After back-to-back seasons of misfortune, including dealing with the COVID pandemic and a rash of untimely injuries, this winter has been fairly issue-free for the Highland Park High School wrestling team. Coach Wayne Otto hopes that will continue in the postseason.

The Scots were 12-3 overall and undefeated in the Saint Paul City Conference through the end of the regular season on February 9. Otto has no misgivings about how good his squad is, but he doesn’t hesitate to add a dose off reality.

“We’re not on the level of Simley or South Saint Paul,” he said, referring to two Section 4AA rivals who’ve established themselves as perennial powers. “We’re still pretty young, but as long as we have the numbers that we do, we’re going to be OK. In Saint Paul, you have to work at (getting recruits) every year.”

The Scots have 46 wrestlers out for varsity this season, the most in Otto’s three-year tenure as head coach. That’s the kind of depth the Scots have been able to rely on all season.

Highland wrestling
Highland Park sophomore Isaac Roberts (138 pounds) and senior Gabe Wright (160) go head-to-head during a recent practice. Photo by Brad Stauffer

Captains lead the way

Otto is quick to credit Highland’s captains—sophomore Isaac Roberts and seniors Gabe Wright and Fabi Torres—for the team’s high participation levels. He noted that this threesome all have outgoing personalities and a firm belief in what a combination of fun and hard work can produce.

“They’re nice kids and they believe in our program here,” Otto said. “We have 14 kids for 14 weight classes. If we have a full lineup every year, we can compete for the conference title.”

The Scots won the 14-team Twin Cities Invitational on February 4 with 227 points. They followed that up by going two for three in a quad meet on February 9. And they’ve cleaned up on conference competition.

Individual section meet approaches

Otto said he has a handful of wrestlers with a shot at qualifying for state at the Section 4AA individual competition on February 25 in North Branch.

However, the Scots are not without their flaws. Otto is the first to stress that they’re strongest in the lower and middle weights, which has served them well.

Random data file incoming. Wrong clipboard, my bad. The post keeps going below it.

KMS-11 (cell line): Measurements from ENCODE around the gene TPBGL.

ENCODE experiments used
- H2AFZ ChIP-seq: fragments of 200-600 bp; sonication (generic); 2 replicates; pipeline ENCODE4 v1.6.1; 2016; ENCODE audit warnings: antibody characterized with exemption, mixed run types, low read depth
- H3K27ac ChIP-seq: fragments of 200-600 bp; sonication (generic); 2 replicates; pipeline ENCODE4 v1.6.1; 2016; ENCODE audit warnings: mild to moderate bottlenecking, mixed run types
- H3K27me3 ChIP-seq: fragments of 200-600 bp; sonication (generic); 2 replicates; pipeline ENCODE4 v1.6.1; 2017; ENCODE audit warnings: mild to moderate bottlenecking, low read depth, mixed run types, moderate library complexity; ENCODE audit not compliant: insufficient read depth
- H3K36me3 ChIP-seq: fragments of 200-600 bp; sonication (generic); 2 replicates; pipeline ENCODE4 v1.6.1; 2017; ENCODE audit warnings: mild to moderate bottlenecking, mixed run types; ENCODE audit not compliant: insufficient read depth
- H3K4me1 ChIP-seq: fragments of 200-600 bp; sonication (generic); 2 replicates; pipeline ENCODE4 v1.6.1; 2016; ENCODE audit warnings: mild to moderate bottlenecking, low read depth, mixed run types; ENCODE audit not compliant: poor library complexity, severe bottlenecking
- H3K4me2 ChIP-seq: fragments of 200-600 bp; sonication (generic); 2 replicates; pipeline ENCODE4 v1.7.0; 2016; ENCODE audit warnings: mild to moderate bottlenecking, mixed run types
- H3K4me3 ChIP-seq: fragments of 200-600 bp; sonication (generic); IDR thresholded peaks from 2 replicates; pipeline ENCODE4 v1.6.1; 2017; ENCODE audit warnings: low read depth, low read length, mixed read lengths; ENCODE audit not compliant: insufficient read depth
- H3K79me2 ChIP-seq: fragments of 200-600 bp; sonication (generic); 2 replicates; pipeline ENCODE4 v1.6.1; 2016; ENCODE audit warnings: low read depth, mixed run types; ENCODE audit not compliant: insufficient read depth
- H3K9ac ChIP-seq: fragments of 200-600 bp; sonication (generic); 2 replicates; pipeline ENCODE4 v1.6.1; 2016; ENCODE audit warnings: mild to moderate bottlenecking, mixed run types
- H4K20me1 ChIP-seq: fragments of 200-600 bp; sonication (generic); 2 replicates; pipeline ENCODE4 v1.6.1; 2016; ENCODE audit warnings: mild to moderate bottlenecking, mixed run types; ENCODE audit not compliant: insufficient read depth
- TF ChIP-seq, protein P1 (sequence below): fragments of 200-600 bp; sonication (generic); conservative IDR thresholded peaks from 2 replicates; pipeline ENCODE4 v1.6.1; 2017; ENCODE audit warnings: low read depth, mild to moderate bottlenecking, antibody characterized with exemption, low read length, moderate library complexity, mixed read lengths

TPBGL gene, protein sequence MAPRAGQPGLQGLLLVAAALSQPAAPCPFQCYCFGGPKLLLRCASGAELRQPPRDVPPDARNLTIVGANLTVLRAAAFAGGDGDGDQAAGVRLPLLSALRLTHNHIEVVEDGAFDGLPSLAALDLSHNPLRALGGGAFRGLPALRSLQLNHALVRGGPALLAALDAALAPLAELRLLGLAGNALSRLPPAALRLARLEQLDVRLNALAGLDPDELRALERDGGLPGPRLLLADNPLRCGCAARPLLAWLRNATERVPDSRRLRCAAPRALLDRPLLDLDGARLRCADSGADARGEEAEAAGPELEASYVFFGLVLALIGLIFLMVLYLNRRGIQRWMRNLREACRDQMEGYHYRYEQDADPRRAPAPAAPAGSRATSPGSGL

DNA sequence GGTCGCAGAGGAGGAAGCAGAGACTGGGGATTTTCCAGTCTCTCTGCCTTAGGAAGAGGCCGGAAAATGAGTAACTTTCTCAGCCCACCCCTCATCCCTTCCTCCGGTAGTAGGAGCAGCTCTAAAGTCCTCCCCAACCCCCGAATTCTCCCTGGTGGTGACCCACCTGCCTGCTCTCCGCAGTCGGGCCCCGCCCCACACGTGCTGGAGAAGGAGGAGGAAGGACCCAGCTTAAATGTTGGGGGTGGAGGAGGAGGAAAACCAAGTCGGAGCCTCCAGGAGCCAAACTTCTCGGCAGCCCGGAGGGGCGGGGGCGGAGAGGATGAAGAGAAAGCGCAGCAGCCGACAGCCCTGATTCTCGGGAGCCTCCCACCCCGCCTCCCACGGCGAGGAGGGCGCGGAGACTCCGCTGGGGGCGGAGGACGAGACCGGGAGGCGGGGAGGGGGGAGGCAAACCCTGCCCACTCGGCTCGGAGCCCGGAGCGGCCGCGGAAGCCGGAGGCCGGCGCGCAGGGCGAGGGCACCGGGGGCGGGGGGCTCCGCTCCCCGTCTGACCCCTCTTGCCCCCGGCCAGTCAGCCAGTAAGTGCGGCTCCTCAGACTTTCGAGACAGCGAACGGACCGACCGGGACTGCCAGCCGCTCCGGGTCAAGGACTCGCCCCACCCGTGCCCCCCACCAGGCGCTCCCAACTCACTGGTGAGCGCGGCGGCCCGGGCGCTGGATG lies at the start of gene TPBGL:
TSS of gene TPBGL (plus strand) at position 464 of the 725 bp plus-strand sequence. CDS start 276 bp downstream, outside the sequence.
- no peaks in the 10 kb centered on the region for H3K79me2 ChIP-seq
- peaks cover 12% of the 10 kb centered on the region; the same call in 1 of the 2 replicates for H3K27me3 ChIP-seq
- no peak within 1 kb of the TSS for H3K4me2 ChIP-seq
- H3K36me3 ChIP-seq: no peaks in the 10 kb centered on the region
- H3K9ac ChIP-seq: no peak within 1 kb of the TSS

Roberts, who wrestles at 138 pounds, has a 34-6 record and knows how to grapple scientifically. He’s a good top-to-bottom performer “and very smart,” Otto said. “He’s a good one in all areas.”

Wright, at 160 pounds, is a very physical wrestler who has 11 pins behind his 18-2 record. Torres was 28-10 at 126 pounds and Otto loves his emotional, high-tempo style. “He’s good on top, and he scores a lot of points,” he said.

“We’re still pretty young, but as long as we have the numbers that we do, we’re going to be OK,” coach Otto said. “In Saint Paul, you have to work at (getting recruits) every year.”

Junior class is solid

Highland also has a solid group of juniors. Angel Moreno is only in his second year of wrestling, but is a coachable youngster at 120 pounds. He has a 27-10 record and a team-leading 22 falls. He also excels at pinning opponents.

Fellow junior Leo Vazquez-Rosas is another athletic youngster who is also in just his second year of wrestling. He does a good job at 152 pounds with a 20-14 log.

Classmate Sam Schmitt was 16-9 as a first-year varsity wrestler. His only previous wrestling experience was in middle school.

Highland wrestling
Highland senior Fabi Torres (126 pounds) and junior Angel Moreno (120) work on their moves. Photo by Brad Stauffer

Enjoying his time as coach

Otto said his tenure as Highland’s coach has been an enjoyable ride. A retired teacher, he ascended to the position at the start of the season two years ago when the previous coach quit.

He declined at first when he was approached by a parent about taking over the coaching job. But he changed his mind after a second appeal from the parent and sensing good chemistry with Highland athletic director Patrick Auran.

Otto has a long drive from Red Wing to Highland, but he said he has no regrets about coming out of retirement. “The kids make it worthwhile,” he said. “I do this because I feel that I can do something to help our kids.”

— Bill Wagner


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